Department of Labor’s Fiduciary Rule - What investors need to knowSubmitted by Durbin Bennett on September 26th, 2016
You have probably read about the U.S. Department of Labor’s (DOL)1 new fiduciary rule that will impact financial advisors and their clients. Simply stated, the DOL’s new “fiduciary duty” standard requires financial professionals who receive compensation for transactions to act in their client’s “best interest” when managing retirement accounts.
That means advisors must, for the first time, provide full transparency around the fees and commissions they charge for retirement plan advice and products. The same standard will not apply for non-retirement accounts such as individual, joint, trust, or business accounts. Durbin Bennett Private Wealth Management will continue to act as a fiduciary for all accounts we manage and relationships we have with clients.
Who Will Be Affected?
The DOL’s rule and related exemptions will require all retirement advisors, whether fee- or commission-based to adapt and practice a fiduciary standard that puts their clients’ best interests first and foremost. And retirement advisors have until 2018 to acclimate to this new fiduciary rule.
According to the National Law Review2, the final rules will likely impact broker-dealers the most, Registered Investment Advisors the least, and with insurance companies somewhere in the middle. “Record-keepers who have insurance companies or mutual fund manager affiliates will be impacted more than independent record-keepers. And, while not directly affected by the new rules, mutual fund management firms need to understand their impact, for example, the needs of broker-dealers in this new environment. At this point, though, it is impossible to know all of the repercussions. Stay tuned.”
A skeptical investor might ask: “If you weren’t always acting in my best interest, whose best interest were you acting in?”
Well, that’s a great question and the first one you should ask your financial advisor. You might also ask the following questions:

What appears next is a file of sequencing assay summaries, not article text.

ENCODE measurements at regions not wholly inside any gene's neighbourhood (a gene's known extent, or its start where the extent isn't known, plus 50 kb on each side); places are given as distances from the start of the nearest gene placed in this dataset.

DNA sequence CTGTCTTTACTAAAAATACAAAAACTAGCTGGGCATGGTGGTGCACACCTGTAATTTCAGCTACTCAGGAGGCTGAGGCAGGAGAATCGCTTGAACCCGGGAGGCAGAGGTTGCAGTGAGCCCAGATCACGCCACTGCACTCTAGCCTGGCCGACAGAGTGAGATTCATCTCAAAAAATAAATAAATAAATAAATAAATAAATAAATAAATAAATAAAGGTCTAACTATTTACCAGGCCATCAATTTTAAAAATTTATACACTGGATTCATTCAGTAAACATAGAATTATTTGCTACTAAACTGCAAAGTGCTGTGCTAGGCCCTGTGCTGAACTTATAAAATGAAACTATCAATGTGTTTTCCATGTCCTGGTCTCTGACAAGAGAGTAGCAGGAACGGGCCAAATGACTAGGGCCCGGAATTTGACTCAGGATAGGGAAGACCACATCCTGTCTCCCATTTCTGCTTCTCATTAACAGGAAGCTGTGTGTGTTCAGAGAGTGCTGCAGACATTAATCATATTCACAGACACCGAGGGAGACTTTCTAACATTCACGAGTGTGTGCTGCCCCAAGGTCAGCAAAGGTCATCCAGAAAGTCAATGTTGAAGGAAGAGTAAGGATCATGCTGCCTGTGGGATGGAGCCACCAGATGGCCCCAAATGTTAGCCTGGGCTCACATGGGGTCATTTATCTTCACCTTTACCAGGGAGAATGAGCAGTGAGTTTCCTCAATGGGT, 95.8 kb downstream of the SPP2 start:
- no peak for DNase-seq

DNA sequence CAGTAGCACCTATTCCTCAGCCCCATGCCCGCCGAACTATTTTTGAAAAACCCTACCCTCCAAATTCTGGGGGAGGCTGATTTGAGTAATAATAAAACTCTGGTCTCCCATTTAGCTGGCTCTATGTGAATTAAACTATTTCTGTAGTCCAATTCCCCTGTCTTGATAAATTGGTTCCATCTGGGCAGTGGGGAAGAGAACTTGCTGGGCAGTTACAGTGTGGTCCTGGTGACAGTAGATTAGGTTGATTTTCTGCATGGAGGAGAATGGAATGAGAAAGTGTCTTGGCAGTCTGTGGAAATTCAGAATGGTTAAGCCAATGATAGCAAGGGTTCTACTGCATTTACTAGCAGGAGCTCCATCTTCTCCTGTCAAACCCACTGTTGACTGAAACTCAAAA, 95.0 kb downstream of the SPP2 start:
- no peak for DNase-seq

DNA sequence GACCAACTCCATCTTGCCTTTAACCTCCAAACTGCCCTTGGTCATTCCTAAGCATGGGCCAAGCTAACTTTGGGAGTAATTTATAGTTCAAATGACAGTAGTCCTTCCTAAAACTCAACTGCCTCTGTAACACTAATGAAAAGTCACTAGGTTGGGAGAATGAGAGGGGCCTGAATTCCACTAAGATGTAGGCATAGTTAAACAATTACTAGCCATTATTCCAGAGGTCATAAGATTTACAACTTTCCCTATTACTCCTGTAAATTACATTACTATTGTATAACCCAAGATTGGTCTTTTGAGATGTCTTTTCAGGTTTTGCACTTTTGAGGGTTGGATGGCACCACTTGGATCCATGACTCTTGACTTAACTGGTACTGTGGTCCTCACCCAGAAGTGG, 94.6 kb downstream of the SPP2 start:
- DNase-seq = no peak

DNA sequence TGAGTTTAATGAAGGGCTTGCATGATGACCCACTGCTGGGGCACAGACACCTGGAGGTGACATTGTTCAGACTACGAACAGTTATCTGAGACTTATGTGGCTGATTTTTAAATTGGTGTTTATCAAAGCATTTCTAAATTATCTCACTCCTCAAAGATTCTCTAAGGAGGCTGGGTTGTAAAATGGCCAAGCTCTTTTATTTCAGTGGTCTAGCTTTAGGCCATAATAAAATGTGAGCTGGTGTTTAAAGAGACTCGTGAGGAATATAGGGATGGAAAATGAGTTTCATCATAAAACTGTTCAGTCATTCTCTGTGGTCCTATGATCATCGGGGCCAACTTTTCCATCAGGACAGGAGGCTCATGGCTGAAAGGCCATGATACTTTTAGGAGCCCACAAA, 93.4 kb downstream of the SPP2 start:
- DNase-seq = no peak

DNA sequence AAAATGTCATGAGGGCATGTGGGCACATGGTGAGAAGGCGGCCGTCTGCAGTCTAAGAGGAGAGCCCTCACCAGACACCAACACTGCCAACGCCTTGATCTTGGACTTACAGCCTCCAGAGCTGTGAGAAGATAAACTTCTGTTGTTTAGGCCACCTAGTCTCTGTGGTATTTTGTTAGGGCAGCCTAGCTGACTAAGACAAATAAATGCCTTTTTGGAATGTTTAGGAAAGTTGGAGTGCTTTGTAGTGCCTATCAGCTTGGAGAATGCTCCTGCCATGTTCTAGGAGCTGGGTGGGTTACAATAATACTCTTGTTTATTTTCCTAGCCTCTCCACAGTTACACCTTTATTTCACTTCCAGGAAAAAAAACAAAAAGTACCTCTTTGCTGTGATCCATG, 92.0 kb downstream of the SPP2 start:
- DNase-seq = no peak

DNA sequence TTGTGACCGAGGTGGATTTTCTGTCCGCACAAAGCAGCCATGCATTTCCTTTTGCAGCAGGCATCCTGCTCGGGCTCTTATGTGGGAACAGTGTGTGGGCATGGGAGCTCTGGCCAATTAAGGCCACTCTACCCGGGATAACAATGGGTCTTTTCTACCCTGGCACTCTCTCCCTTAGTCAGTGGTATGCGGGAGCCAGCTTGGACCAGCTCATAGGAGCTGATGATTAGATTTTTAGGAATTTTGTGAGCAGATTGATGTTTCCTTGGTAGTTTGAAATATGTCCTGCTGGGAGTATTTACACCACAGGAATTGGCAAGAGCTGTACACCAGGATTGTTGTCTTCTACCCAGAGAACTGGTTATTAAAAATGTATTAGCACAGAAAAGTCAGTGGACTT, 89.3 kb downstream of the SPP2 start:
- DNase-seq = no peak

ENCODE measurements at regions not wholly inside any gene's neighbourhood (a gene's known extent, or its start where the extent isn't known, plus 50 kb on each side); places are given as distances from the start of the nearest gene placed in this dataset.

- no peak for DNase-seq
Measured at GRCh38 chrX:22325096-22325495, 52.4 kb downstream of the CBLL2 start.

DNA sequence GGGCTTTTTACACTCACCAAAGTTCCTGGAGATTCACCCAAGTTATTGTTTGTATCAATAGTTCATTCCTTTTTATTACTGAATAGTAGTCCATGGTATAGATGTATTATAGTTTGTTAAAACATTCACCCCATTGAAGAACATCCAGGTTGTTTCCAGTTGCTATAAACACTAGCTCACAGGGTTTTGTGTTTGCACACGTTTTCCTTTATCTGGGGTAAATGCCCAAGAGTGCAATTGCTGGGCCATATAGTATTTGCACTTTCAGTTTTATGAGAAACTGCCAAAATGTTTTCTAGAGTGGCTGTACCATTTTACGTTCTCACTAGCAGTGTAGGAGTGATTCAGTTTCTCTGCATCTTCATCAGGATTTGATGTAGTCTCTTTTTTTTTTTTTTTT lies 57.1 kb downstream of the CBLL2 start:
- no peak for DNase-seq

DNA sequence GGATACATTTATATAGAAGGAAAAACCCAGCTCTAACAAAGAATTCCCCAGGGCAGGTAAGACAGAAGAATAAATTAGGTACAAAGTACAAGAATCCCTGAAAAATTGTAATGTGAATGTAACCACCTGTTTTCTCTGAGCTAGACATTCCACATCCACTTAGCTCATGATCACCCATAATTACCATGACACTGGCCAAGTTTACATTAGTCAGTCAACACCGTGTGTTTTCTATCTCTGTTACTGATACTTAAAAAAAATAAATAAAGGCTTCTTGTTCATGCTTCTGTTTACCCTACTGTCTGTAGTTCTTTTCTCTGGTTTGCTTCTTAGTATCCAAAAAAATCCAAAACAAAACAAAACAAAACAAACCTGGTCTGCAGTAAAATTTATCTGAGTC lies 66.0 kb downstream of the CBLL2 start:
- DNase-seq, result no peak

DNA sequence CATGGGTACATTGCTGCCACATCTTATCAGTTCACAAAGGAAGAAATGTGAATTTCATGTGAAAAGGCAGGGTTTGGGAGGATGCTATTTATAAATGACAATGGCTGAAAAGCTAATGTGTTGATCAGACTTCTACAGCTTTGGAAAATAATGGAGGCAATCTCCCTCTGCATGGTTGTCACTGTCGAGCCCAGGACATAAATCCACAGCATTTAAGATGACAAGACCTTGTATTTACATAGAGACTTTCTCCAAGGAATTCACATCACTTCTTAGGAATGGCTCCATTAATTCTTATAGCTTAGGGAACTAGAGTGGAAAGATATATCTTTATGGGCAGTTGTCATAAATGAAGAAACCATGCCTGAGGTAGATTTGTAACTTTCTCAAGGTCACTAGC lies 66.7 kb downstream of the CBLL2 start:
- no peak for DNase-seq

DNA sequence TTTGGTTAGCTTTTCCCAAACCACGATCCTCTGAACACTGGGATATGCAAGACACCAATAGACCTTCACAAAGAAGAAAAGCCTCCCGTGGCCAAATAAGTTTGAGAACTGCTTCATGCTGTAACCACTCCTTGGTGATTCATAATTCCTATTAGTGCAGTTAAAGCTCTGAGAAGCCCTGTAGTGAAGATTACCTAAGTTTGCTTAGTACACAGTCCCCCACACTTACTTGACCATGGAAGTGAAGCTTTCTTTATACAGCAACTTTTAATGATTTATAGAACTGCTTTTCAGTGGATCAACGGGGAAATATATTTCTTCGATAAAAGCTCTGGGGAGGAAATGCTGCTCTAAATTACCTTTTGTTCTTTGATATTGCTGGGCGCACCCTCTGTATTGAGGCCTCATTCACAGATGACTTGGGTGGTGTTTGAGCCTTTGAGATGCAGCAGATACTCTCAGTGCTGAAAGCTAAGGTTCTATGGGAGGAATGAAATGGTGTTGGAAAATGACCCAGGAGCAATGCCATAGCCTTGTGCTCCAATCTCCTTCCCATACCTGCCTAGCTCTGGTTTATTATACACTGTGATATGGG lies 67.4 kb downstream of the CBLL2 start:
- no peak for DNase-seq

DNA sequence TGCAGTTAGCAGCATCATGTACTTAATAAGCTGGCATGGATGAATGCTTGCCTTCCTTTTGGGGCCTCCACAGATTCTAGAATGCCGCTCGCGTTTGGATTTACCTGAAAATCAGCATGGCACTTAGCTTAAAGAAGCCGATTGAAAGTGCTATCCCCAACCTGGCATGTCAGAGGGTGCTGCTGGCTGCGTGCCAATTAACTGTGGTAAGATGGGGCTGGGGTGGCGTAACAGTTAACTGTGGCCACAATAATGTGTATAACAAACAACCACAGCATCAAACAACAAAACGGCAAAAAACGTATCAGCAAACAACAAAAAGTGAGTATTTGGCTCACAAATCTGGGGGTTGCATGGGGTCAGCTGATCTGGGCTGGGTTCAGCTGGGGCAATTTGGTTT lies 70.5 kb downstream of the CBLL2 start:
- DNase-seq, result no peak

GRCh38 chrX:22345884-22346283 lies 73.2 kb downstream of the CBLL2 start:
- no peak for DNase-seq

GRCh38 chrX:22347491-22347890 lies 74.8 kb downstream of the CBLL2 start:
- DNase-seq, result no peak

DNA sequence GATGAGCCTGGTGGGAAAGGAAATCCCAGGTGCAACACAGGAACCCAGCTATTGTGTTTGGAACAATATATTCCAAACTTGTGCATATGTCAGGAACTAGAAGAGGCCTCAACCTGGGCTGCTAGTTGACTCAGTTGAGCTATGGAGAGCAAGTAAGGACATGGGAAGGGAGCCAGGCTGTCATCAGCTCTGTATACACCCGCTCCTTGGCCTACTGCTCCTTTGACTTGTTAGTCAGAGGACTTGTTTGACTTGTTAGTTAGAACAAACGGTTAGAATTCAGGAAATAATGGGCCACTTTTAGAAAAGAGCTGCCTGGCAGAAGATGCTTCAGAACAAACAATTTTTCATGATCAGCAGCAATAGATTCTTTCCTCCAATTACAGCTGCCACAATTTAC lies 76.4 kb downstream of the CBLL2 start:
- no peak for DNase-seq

- As my financial advisor, will you do your best to evaluate my long-term goals and recommend investment ideas that put my interest above yours?
- In the course of our business relationship and because there are times when you may buy and sell investments for my portfolio, what is the range of fees and commissions you might receive?
- Do you a promise to act in my best interest on all matters related to advice and investment recommendations for my retirement portfolio?
- Why did it require a new law to be passed for you to act as a fiduciary and put me and my family first?
- Even though the law does not require it, will you also manage my non-retirement assets as a fiduciary or can you continue to put your interests above mine for those accounts?
- Do you or your firm have any potential conflicts of interest with decisions you might make on my behalf?
These six questions will undoubtedly lead to more questions and the more you are informed, the better off you’ll be. And while your advisor might ask you to sign new paperwork attesting to your understanding of this new fiduciary rule, remember the most important question of all: If you weren’t always acting in my best interest, whose best interest were you acting in?
*This content is developed from sources believed to be providing accurate information. The information provided is not written or intended as tax or legal advice and may not be relied on for purposes of avoiding any Federal tax penalties. Individuals are encouraged to seek advice from their own tax or legal counsel. Individuals involved in the gifting and estate planning process should work with an estate planning team, including their own personal legal or tax counsel. Neither the information presented nor any opinion expressed constitutes a representation by us of a specific investment or the purchase or sale of any securities. This material was partially developed and produced by Liberty Publishing to provide information on a topic that may be of interest. Copyright 2016 Liberty Publishing, Inc. All rights reserved.